VBefore the 2018 election, Ulf Kristersson made a promise. Like other top Swedish politicians at the time, the leader of the bourgeois moderates also visited Holocaust survivor Hédi Fried, a moral authority in the country. Fried warned of the threat to democracy she saw looming. Kristersson, she said later, promised never to agree to any cooperation with the Sweden Democrats. Now, after Sunday’s election, there is every indication that Ulf Kristersson will become the new prime minister – and that his government will depend on support from the right-wing populists.
Kristersson was born in Lund in December 1963 and grew up near Eskilstuna, a good 100 kilometers west of Stockholm. Since he took over the leadership of the moderates at the end of 2017, he has been wondering how the party should deal with the Sweden Democrats.
Right-wing populists were isolated in parliament for a long time. Kristersson’s predecessor as party leader stumbled when she once raised the possibility of working together. After the 2018 election, Kristersson tried to get himself confirmed as prime minister in parliament, but two bourgeois parties refused to support him – they wanted to prevent any influence from the Sweden Democrats.
turning away from past vows
One of the two, the Liberals, has reversed that decision. You have returned to the middle-class camp and, like Kristersson, made it clear before the election that you are ready to have the Sweden Democrats support you. So it will come now.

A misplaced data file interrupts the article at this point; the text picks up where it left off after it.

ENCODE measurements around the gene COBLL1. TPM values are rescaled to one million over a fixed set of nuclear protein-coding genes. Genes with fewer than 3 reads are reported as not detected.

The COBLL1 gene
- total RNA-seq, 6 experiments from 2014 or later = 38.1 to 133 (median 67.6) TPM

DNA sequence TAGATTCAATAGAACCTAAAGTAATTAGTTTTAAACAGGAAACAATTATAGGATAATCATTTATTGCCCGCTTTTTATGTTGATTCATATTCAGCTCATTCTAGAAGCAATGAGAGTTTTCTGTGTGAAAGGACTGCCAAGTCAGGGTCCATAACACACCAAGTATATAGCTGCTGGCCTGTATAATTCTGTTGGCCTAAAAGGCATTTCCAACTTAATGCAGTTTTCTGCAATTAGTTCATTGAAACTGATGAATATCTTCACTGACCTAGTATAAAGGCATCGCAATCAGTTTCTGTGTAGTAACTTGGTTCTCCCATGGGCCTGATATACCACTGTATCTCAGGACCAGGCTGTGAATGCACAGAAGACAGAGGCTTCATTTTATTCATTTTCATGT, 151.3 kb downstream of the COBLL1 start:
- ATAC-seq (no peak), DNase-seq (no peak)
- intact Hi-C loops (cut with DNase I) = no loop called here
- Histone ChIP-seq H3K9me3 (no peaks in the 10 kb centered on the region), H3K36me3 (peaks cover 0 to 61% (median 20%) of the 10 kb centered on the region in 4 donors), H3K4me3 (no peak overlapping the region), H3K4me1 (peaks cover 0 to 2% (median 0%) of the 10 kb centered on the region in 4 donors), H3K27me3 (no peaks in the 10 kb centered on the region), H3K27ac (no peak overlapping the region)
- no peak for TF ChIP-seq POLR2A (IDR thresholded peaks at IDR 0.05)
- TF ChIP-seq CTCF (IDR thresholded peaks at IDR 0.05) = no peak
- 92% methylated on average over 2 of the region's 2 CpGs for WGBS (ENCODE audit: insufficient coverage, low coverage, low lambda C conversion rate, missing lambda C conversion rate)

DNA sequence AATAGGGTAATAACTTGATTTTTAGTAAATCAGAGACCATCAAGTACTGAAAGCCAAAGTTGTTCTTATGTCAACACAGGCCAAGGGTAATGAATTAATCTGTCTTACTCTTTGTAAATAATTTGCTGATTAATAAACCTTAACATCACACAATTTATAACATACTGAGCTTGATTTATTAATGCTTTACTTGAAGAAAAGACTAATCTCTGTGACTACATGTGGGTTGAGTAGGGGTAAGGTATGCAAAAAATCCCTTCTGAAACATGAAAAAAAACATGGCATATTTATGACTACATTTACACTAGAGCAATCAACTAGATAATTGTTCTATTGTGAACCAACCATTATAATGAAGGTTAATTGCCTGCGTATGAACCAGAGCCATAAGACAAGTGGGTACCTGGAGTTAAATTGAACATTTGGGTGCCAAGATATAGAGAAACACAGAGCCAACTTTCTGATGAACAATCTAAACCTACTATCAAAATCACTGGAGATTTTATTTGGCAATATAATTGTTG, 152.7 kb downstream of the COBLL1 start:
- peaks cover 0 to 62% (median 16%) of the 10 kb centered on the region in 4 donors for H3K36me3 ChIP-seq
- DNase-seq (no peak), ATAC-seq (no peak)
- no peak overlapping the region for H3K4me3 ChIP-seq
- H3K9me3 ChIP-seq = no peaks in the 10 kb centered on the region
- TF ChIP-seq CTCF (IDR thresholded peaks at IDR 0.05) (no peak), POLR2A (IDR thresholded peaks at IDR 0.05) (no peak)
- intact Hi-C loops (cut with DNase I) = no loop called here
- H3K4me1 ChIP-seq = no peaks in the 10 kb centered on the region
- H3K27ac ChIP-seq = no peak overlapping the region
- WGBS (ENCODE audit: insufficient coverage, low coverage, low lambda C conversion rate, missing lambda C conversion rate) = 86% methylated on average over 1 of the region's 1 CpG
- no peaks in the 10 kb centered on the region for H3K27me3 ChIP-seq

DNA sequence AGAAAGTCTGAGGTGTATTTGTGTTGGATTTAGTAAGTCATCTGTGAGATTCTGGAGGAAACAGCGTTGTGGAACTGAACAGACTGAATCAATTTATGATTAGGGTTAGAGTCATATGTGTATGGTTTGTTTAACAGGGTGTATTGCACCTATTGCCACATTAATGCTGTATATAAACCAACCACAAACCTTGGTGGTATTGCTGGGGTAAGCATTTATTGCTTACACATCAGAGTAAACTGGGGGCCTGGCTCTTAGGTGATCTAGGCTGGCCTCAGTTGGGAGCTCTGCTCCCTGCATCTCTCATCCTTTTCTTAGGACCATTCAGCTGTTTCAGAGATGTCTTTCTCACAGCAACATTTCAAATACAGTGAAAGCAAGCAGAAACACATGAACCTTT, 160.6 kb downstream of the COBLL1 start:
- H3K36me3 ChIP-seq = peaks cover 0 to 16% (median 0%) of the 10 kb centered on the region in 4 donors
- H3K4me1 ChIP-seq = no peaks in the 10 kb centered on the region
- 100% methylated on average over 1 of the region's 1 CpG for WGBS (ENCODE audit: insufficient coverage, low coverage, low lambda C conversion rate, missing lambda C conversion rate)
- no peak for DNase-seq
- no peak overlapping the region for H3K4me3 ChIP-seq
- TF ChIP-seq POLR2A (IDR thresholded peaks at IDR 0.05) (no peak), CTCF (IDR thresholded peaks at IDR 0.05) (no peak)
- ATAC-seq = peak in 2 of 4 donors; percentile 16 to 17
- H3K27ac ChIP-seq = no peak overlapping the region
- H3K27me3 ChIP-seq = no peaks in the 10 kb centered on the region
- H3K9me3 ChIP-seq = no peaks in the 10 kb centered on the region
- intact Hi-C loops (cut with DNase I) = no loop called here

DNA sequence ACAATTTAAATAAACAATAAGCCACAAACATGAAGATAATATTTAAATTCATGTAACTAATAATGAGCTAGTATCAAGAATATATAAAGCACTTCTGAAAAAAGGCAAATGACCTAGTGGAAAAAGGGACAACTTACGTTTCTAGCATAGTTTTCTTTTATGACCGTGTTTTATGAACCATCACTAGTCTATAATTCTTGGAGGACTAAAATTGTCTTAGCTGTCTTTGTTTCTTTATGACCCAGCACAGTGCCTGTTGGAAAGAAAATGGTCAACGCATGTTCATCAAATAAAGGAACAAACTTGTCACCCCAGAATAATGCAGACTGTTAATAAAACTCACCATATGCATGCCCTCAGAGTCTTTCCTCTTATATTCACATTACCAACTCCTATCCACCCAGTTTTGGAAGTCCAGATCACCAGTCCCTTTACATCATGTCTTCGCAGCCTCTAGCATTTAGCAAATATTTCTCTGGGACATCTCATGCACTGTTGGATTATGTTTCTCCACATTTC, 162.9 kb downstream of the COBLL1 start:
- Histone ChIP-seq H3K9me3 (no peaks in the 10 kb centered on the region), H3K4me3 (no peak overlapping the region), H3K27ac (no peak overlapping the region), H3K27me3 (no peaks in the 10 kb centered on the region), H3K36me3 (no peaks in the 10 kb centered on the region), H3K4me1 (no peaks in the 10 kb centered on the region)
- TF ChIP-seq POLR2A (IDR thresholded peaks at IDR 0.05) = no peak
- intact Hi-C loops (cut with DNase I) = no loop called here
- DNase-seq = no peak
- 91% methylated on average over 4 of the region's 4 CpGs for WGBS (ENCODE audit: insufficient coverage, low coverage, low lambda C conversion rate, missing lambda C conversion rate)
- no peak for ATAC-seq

Kristersson, who is married and adopted three girls from China with his wife, attracted attention early on in his party. The economist moved into the Reichstag in 1991 and was chairman of the youth association until 1992 – until he was defeated in the board elections Fredrik Reinfeldt lost. Reinfeldt belonged to the conservative wing, Kristersson to the liberal. Reinfeldt was prime minister from 2006 to 2014, and Kristersson served as minister for four years. After his electoral defeat, Reinfeldt wrote a book.
He described the Sweden Democrats as a party that essentially unites racists and xenophobia and attracts voters who are dissatisfied with their lives and the area in which they live. Kristersson, however, officially received Jimmie Åkesson, the leader of this party, for the first time a good year after meeting Hédi Fried.
Now he has to negotiate the price for supporting the right-wing populists with Åkesson. It shouldn’t be easy, the Sweden Democrats have risen to become the second strongest force in parliament – Kristersson’s moderates are only in third place.